Celiac disease is on the rise

In this analysis of blood tests on a randomized sample of Italian kids (which was presented at the 6th World Congress of Pediatric Gastroenterology, Hepatology and Nutrition), the researchers concluded that celiac disease (CD) has nearly doubled over the last quarter century.

So whereas the rate of CD has commonly been said to be about 1 % in Europeans, this study found a rate of 1.6% blood tests positive for CD in today’s Italian kids.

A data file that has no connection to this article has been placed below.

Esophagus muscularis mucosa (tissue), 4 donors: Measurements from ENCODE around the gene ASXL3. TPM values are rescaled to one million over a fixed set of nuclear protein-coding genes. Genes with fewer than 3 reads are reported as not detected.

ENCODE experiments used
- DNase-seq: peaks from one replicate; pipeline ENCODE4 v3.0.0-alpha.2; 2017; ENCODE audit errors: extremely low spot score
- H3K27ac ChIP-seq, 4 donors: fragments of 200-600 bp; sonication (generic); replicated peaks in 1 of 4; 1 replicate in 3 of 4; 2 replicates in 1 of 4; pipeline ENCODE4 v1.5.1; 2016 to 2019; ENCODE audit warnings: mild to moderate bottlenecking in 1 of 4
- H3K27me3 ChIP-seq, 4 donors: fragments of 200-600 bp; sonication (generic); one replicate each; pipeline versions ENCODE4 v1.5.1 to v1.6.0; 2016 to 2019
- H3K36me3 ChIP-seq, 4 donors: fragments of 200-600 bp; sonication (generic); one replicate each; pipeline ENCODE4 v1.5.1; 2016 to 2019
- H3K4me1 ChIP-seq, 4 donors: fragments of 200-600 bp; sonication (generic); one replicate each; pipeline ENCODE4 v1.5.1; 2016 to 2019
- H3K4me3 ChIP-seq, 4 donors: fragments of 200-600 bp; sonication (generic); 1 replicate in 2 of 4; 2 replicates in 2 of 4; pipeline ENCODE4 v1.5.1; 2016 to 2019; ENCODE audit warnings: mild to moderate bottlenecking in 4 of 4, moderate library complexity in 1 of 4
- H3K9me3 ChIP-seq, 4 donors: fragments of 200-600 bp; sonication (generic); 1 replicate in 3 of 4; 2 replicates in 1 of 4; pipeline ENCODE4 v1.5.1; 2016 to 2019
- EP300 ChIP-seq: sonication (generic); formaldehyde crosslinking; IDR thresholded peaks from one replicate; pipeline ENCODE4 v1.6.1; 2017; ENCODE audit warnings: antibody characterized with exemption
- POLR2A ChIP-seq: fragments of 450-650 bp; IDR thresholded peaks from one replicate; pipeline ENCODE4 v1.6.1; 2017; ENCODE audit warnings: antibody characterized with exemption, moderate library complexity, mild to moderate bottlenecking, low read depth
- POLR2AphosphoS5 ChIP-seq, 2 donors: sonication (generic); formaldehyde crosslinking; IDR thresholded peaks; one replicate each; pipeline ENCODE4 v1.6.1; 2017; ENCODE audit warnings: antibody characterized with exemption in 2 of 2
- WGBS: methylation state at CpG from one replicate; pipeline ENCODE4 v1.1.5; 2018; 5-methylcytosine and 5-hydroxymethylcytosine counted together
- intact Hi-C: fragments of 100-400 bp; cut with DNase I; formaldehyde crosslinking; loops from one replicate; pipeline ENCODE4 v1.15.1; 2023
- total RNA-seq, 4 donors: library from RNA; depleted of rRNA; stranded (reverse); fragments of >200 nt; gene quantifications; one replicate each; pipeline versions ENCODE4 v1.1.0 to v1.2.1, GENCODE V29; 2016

And of course, now one really knows why this big increase, although at least part of the reason is that screening blood tests are very likely be picking up way more cases than is true when the only way to diagnose CD is to do testing in kids who present with symptoms since the symptoms of CD in many people are vague and minimal so that many people with CD go undiagnosed for many years, even lifetimes.

Bottom line from this study is that it may be a spur to doing much more aggressive testing for CD since CD can lead to a host of long-term problems if left untreated, which is very common given that the only effective treatment for CD is to avoid all gluten (a protein found in wheat, rye, and barley) which, as a person with CD myself I can tell you is not easy to do.